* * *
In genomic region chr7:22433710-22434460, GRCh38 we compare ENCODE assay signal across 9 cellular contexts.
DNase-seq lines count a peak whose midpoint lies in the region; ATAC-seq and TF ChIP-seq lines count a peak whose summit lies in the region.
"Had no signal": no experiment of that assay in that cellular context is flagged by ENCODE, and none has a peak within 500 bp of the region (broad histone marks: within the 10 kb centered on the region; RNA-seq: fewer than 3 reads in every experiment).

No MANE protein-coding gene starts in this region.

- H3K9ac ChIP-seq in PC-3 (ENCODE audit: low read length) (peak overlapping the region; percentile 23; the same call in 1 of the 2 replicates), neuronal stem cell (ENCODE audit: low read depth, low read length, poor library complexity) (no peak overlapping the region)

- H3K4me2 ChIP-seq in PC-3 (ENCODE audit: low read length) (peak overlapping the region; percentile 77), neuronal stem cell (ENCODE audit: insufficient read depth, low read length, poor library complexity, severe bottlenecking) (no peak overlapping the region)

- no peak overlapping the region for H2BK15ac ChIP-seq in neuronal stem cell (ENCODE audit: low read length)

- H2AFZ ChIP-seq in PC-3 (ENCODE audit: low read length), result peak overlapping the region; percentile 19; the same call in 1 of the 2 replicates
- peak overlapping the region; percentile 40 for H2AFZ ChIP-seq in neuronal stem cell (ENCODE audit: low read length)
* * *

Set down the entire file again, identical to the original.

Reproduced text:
In genomic region chr7:22433710-22434460, GRCh38 we compare ENCODE assay signal across 9 cellular contexts.
DNase-seq lines count a peak whose midpoint lies in the region; ATAC-seq and TF ChIP-seq lines count a peak whose summit lies in the region.
"Had no signal": no experiment of that assay in that cellular context is flagged by ENCODE, and none has a peak within 500 bp of the region (broad histone marks: within the 10 kb centered on the region; RNA-seq: fewer than 3 reads in every experiment).

No MANE protein-coding gene starts in this region.

- H3K9ac ChIP-seq in PC-3 (ENCODE audit: low read length) (peak overlapping the region; percentile 23; the same call in 1 of the 2 replicates), neuronal stem cell (ENCODE audit: low read depth, low read length, poor library complexity) (no peak overlapping the region)

- H3K4me2 ChIP-seq in PC-3 (ENCODE audit: low read length) (peak overlapping the region; percentile 77), neuronal stem cell (ENCODE audit: insufficient read depth, low read length, poor library complexity, severe bottlenecking) (no peak overlapping the region)

- no peak overlapping the region for H2BK15ac ChIP-seq in neuronal stem cell (ENCODE audit: low read length)

- H2AFZ ChIP-seq in PC-3 (ENCODE audit: low read length), result peak overlapping the region; percentile 19; the same call in 1 of the 2 replicates
- peak overlapping the region; percentile 40 for H2AFZ ChIP-seq in neuronal stem cell (ENCODE audit: low read length)